Episode CVIX – 159: Our Chuchubi

Tropical Mockingbird (Mimus gilvus) feeding on water melon
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Etnia Nativa through Island Insight facilitates cultural awareness, education and safeguards Aruba’s heritage by elevating each reader into an island keeper state of mind. Be encouraged to discover in every episode the true native effect, live it, discover more reasons to love Aruba behind our beaches and liven up your stay in an incredibly wonderful way.

Our island is a tiny tourist destination with a fragile ecosystem, covering thousands of years of history. Here is where Etnia Nativa’s main objective comes to mind through educating the readers over Aruba’s heritage. We believe in when you love and value what you have, ones greatest desire becomes to protect it.

During this episode we will share our growing concern regarding the Tropical Mockingbird`s population. Even though it is the most abundant bird specie recorded on the island. The most direct tred it faces comes from other migrant birds which has dicided to stay. These bird rely on others to raise their young. This strategy appears among brood parasite animals, in this case we call the Shiny Cowbird Molotrhorus bonariensis, the Giant Cowbird Scaphidura oryzivora and less than frequent the Cuckoo.

They manipulates their host, our Mockingbird, to raise their young as if it were its own, usually using egg mimicry, with eggs that resemble the host’s. Most of the time these pirate eggs haches faster and kicks and pushes out all rival “Chuchubi” hatchlings. Almost every morning in our garden we can witnes how offspring of other birds begs and demands their surrogate mother, the Chuchubi, to feed. At times we see how the Chuchubi tries to fly away from the begging intruder.

 

In our language papiamento, we call this smart tropical mockingbird (Mimus gilvus) “Chuchubi”, a resident breeding bird that you can find from Southern Mexico to Northern and Eastern South America, the Lesser Antilles and other Caribbean islands.

Adult tropical mockingbirds are 23 to 25.5 cm long. Adults are gray on the head and upperparts and have a whitish supercilium and a dark stripe through the eye. The underparts are off-white and the wings are blackish with two white wing bars and white edges to the flight feathers. They have a long dark tail with white feather tips, a slim black bill with a slight downward curve, and long dark legs. Juveniles are browner ahd their chest and flanks have dusky streaks. Maybe you can spot one this curious specimen.

Chuchubi forages on the ground or low in vegetation; it also captures flying insects such as swarming termites on the wing. It is omnivorous; its diet includes a variety of arthropods (such as spiders, grasshoppers, and beetles),seeds,small fruits and berries, larger cultivated fruits (such as mangoes), cicadas, lizards, bird and lizard eggs, the contents of bird feeders, and human food.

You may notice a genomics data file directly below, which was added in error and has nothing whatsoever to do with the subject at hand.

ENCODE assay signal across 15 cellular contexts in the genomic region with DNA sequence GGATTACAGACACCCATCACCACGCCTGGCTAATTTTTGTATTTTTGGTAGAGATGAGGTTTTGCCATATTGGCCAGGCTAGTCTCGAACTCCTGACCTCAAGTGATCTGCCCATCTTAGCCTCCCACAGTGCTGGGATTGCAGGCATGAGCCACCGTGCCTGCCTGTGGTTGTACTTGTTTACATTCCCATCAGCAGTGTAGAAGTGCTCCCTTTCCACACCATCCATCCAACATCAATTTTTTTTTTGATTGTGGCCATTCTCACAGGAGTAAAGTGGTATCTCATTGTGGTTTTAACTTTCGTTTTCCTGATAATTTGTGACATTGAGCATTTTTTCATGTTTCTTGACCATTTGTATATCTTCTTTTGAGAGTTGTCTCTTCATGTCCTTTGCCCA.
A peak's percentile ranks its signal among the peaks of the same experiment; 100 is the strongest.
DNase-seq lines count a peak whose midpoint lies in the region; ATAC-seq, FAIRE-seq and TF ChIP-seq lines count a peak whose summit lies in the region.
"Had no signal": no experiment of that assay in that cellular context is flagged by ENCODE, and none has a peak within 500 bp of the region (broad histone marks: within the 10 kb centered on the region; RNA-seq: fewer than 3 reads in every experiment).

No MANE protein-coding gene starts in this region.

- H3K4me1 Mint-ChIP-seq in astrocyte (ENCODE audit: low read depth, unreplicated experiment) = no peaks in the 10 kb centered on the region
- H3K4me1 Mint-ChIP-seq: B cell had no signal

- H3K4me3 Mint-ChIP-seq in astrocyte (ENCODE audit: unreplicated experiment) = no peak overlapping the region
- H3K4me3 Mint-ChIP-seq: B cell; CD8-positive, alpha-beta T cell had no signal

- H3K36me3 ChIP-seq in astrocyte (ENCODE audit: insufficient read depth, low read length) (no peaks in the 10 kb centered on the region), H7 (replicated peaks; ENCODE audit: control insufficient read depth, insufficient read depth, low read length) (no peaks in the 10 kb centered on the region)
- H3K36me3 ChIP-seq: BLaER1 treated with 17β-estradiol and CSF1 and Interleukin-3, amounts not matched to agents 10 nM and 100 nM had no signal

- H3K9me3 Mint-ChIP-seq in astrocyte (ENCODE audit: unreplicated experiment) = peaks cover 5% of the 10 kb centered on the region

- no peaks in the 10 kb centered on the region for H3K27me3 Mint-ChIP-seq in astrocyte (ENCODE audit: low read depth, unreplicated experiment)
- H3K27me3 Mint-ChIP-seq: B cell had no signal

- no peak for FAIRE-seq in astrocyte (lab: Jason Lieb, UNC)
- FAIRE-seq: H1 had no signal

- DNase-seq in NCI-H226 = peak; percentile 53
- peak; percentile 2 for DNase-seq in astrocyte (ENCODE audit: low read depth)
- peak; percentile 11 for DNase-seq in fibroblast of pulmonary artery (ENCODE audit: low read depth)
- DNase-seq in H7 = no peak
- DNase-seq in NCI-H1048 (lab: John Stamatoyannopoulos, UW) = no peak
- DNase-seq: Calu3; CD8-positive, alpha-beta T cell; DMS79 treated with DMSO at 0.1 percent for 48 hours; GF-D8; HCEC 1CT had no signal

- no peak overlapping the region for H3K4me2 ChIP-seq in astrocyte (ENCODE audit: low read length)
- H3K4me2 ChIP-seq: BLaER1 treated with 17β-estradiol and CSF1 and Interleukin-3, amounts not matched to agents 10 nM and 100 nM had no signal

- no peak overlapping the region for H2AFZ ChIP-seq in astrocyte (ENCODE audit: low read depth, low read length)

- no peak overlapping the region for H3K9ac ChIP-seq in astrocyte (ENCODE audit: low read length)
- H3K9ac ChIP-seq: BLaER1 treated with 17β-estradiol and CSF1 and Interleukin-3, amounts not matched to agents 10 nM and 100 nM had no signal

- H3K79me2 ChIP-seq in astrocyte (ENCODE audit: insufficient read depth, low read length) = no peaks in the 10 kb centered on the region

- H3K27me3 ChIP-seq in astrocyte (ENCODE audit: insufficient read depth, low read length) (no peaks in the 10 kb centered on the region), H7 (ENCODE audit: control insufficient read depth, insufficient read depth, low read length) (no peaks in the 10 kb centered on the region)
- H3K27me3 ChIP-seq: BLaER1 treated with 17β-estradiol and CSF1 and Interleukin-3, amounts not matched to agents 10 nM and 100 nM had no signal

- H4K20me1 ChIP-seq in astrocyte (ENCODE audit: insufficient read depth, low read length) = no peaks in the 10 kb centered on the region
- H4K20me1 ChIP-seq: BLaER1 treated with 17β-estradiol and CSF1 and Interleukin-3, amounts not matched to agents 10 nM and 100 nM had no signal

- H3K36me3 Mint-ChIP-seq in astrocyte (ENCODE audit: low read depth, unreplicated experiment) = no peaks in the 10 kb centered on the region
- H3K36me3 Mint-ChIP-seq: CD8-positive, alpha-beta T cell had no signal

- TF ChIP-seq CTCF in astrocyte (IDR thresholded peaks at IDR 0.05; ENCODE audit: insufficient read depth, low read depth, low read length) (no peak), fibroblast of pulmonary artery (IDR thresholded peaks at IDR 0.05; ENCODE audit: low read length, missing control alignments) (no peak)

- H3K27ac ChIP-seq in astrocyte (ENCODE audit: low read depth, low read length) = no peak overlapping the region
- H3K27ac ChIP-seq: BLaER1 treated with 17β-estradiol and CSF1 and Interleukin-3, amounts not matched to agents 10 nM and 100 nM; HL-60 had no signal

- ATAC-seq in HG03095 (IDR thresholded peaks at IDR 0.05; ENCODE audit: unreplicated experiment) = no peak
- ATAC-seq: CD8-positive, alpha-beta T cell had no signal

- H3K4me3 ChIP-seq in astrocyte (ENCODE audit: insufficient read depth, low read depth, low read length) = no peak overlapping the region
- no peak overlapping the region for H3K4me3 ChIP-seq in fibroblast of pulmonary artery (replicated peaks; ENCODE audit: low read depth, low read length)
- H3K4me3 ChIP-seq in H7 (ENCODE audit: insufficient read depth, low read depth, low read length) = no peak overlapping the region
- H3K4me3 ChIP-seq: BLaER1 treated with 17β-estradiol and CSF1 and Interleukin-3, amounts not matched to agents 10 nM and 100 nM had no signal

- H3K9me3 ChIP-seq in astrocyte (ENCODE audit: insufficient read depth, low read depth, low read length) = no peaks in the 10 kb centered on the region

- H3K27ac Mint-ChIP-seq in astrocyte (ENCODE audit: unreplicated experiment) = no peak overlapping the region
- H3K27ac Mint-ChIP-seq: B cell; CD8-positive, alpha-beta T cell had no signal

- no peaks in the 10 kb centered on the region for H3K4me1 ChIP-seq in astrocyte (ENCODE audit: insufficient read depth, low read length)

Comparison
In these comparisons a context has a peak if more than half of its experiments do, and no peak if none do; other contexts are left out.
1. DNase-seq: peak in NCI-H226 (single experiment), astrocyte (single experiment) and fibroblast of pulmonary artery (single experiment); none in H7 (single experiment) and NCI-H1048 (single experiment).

The tropical mockingbird generally nests from late in the wet season through the transition period into the early wet season. During that long period it often will produce three broods. It is monogamous but cooperative breeding has been recorded with the young of the previous brood acting as helpers. It aggressively defends its territory against birds of its own and other species, and predatory animals as well. Both sexes build the nest using coarse twigs lined with softer material and place it low in a shrub or tree. The clutch size ranges from two to four but is usually three. The female does most of the incubation during the 13 to 15 day period. Chicks are fed by both parents (and helpers) in the nest for up to 19 days and beyond that after fledging.

Chuchubi’s song is “a varied and long-continued sequence of diverse mellow to harsh notes, trills, with considerable repetition of phrases”. It will often sing through the night. It apparently rarely mimics other species. Its calls include “a resonant ‘pree-ew'” and “a harsh ‘chick’ or ‘chek'”. For the native aruban believes, the Chuchubi is a messanger.

 

If you love Aruba interested in its origins and its cultural heritage, we invite you to be part of an exclusive visit at Etnia Nativa, an off the tourist grid, private residential houses sharing collections of native art, archaeological artifacts and historic furniture, while the facility itself is the result of the transforming and recycling of materials. Meet Anthony Croes, our columnist at his museum/ home. The only and authentic native Aruban cultural encounter! Live the experience. Whatsapp + 297 592 2702- or mail: etnianativa03@gmail.com